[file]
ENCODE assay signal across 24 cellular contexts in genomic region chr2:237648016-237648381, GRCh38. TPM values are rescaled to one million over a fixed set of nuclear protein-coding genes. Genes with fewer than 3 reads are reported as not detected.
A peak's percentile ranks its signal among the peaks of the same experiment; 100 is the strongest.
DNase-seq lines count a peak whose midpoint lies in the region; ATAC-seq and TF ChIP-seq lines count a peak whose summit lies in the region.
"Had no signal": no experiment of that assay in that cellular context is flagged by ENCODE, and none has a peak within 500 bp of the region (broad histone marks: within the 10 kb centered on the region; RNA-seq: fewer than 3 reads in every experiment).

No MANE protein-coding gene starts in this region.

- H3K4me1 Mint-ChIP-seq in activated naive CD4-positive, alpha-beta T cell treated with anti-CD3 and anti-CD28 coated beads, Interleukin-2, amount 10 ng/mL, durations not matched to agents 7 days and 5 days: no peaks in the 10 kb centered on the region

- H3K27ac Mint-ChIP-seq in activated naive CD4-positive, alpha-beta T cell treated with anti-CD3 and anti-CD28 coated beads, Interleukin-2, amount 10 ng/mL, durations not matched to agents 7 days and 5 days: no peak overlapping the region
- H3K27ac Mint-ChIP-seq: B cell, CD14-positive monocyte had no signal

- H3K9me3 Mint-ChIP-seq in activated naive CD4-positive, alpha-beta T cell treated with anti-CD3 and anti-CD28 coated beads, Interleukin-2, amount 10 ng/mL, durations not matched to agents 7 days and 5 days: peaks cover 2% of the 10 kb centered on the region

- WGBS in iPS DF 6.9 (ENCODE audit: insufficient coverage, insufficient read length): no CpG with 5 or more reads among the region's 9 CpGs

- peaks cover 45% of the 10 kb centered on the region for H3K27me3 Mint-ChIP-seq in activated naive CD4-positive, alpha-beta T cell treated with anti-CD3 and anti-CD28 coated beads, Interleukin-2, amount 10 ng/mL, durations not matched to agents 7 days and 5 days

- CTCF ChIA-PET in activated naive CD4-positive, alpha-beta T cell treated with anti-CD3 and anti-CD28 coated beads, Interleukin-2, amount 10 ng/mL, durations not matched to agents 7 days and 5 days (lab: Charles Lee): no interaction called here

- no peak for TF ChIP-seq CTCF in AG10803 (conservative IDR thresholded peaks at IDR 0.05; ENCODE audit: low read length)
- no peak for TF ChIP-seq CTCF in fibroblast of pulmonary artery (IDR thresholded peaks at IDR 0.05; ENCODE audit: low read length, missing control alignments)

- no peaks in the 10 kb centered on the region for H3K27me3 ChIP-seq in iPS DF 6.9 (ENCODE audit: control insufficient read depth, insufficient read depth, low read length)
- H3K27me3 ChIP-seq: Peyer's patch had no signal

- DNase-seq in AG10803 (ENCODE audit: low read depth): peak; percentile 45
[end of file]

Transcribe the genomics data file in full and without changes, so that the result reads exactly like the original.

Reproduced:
ENCODE assay signal across 24 cellular contexts in genomic region chr2:237648016-237648381, GRCh38. TPM values are rescaled to one million over a fixed set of nuclear protein-coding genes. Genes with fewer than 3 reads are reported as not detected.
A peak's percentile ranks its signal among the peaks of the same experiment; 100 is the strongest.
DNase-seq lines count a peak whose midpoint lies in the region; ATAC-seq and TF ChIP-seq lines count a peak whose summit lies in the region.
"Had no signal": no experiment of that assay in that cellular context is flagged by ENCODE, and none has a peak within 500 bp of the region (broad histone marks: within the 10 kb centered on the region; RNA-seq: fewer than 3 reads in every experiment).

No MANE protein-coding gene starts in this region.

- H3K4me1 Mint-ChIP-seq in activated naive CD4-positive, alpha-beta T cell treated with anti-CD3 and anti-CD28 coated beads, Interleukin-2, amount 10 ng/mL, durations not matched to agents 7 days and 5 days: no peaks in the 10 kb centered on the region

- H3K27ac Mint-ChIP-seq in activated naive CD4-positive, alpha-beta T cell treated with anti-CD3 and anti-CD28 coated beads, Interleukin-2, amount 10 ng/mL, durations not matched to agents 7 days and 5 days: no peak overlapping the region
- H3K27ac Mint-ChIP-seq: B cell, CD14-positive monocyte had no signal

- H3K9me3 Mint-ChIP-seq in activated naive CD4-positive, alpha-beta T cell treated with anti-CD3 and anti-CD28 coated beads, Interleukin-2, amount 10 ng/mL, durations not matched to agents 7 days and 5 days: peaks cover 2% of the 10 kb centered on the region

- WGBS in iPS DF 6.9 (ENCODE audit: insufficient coverage, insufficient read length): no CpG with 5 or more reads among the region's 9 CpGs

- peaks cover 45% of the 10 kb centered on the region for H3K27me3 Mint-ChIP-seq in activated naive CD4-positive, alpha-beta T cell treated with anti-CD3 and anti-CD28 coated beads, Interleukin-2, amount 10 ng/mL, durations not matched to agents 7 days and 5 days

- CTCF ChIA-PET in activated naive CD4-positive, alpha-beta T cell treated with anti-CD3 and anti-CD28 coated beads, Interleukin-2, amount 10 ng/mL, durations not matched to agents 7 days and 5 days (lab: Charles Lee): no interaction called here

- no peak for TF ChIP-seq CTCF in AG10803 (conservative IDR thresholded peaks at IDR 0.05; ENCODE audit: low read length)
- no peak for TF ChIP-seq CTCF in fibroblast of pulmonary artery (IDR thresholded peaks at IDR 0.05; ENCODE audit: low read length, missing control alignments)

- no peaks in the 10 kb centered on the region for H3K27me3 ChIP-seq in iPS DF 6.9 (ENCODE audit: control insufficient read depth, insufficient read depth, low read length)
- H3K27me3 ChIP-seq: Peyer's patch had no signal

- DNase-seq in AG10803 (ENCODE audit: low read depth): peak; percentile 45